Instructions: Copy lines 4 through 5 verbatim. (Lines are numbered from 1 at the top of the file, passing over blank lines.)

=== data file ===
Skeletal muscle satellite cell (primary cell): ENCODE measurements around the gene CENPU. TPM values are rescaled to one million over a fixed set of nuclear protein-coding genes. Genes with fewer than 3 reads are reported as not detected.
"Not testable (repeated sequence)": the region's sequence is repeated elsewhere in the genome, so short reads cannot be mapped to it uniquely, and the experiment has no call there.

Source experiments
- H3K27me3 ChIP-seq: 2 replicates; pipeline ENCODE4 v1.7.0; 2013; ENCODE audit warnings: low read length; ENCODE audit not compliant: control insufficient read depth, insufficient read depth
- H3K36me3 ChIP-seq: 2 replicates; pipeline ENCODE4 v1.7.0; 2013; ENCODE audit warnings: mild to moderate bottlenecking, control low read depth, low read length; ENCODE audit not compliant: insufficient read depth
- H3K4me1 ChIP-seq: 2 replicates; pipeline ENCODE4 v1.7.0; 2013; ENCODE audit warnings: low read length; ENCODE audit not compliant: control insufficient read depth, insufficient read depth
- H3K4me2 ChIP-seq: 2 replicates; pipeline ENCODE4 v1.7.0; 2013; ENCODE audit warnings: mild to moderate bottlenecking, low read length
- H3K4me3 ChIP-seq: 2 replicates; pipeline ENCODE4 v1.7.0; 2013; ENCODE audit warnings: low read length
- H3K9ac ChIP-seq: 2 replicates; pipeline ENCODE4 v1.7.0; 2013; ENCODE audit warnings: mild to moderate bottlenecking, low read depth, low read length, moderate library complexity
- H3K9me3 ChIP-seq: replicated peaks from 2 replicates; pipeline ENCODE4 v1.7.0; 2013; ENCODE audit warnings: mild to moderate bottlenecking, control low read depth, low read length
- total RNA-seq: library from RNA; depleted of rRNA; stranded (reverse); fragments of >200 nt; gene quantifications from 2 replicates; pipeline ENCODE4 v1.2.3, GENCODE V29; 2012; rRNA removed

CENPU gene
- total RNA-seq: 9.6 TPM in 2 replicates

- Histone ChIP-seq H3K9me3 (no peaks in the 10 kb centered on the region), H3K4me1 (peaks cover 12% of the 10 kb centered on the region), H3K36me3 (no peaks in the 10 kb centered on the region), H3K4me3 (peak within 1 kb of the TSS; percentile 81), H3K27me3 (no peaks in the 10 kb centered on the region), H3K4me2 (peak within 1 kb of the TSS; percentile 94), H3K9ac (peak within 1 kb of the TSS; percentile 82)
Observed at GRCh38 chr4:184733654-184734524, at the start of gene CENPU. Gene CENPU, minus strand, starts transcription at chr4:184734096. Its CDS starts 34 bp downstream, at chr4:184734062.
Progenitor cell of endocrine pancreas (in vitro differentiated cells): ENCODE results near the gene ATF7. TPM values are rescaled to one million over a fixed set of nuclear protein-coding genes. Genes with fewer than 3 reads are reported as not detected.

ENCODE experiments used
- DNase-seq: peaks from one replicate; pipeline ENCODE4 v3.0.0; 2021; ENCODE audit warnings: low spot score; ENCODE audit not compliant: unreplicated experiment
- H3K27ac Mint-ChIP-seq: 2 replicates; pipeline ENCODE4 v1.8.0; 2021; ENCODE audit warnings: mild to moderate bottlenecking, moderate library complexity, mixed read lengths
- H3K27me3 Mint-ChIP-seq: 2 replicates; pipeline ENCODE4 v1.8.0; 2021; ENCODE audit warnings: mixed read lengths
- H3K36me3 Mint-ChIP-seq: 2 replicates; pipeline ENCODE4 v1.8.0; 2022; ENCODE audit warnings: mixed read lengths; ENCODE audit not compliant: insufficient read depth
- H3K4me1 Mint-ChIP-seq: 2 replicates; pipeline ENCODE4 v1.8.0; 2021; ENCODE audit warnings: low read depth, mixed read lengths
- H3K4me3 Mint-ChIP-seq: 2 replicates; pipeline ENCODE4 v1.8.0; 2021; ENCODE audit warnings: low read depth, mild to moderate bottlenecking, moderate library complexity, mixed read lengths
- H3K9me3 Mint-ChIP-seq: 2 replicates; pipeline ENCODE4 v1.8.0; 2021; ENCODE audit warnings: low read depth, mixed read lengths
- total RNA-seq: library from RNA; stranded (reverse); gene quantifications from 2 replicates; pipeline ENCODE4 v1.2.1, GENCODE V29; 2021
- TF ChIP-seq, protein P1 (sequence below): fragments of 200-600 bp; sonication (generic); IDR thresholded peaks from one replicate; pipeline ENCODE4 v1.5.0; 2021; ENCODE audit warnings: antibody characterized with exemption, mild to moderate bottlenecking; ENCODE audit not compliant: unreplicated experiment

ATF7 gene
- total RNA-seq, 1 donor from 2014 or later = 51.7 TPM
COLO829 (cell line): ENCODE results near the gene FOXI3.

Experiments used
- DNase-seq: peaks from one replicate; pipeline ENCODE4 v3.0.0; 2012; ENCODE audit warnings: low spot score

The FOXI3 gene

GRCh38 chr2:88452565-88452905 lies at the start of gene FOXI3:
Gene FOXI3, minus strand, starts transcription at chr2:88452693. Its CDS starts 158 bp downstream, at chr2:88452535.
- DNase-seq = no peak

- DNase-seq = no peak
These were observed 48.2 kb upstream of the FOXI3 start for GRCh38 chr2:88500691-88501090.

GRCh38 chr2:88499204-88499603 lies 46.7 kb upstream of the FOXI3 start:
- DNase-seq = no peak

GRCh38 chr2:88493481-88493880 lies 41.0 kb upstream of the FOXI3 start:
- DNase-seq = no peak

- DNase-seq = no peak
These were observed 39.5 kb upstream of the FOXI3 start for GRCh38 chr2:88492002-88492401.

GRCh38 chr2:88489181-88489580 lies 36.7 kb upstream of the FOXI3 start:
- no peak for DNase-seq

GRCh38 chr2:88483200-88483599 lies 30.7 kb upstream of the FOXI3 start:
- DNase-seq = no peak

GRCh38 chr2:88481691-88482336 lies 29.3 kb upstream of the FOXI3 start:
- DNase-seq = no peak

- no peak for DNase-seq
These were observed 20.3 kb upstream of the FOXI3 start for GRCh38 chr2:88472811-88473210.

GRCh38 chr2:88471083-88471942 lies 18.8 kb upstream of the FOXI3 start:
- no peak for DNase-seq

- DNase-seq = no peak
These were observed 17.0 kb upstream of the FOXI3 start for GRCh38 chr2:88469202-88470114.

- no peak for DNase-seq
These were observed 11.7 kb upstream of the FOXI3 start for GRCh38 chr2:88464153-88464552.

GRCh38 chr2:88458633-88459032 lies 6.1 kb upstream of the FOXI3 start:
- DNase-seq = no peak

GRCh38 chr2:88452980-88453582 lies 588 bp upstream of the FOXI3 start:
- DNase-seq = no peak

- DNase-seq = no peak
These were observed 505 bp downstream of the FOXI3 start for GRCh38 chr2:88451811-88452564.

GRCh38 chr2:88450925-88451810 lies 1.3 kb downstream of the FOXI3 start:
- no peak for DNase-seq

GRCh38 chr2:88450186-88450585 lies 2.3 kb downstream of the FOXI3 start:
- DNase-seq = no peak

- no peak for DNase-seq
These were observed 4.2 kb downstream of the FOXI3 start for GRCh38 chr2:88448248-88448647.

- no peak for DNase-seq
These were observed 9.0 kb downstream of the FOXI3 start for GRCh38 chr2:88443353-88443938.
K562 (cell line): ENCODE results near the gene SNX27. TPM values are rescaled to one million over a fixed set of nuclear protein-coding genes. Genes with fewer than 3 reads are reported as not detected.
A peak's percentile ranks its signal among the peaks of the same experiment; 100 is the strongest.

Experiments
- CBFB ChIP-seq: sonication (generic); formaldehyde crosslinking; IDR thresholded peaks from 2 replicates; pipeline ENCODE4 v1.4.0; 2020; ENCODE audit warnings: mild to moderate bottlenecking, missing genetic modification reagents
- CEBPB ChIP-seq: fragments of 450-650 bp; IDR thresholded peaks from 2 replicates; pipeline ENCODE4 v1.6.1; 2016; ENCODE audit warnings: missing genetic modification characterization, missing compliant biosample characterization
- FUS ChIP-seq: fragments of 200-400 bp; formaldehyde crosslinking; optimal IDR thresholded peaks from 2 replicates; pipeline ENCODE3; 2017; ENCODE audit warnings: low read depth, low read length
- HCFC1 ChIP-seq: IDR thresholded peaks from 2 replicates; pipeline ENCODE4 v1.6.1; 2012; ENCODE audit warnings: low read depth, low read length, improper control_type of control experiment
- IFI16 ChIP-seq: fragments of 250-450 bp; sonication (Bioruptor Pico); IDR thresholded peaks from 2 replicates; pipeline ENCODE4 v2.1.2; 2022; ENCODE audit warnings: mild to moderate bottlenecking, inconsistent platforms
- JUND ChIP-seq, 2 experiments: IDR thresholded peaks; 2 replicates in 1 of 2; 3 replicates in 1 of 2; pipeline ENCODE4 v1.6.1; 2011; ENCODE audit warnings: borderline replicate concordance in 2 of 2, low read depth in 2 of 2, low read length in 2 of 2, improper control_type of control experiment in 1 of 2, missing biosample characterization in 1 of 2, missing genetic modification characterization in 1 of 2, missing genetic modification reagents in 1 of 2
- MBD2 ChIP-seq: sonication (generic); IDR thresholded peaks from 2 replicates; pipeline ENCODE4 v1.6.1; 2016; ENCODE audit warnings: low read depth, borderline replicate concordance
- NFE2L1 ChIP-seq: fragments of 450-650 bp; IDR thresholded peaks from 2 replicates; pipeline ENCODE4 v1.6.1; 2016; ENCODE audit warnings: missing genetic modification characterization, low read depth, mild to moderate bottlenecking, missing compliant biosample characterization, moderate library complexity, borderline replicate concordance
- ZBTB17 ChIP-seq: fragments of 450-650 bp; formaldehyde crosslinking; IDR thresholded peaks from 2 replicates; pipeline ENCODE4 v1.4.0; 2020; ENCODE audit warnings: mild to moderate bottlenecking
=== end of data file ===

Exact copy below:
- H3K27me3 ChIP-seq: 2 replicates; pipeline ENCODE4 v1.7.0; 2013; ENCODE audit warnings: low read length; ENCODE audit not compliant: control insufficient read depth, insufficient read depth
- H3K36me3 ChIP-seq: 2 replicates; pipeline ENCODE4 v1.7.0; 2013; ENCODE audit warnings: mild to moderate bottlenecking, control low read depth, low read length; ENCODE audit not compliant: insufficient read depth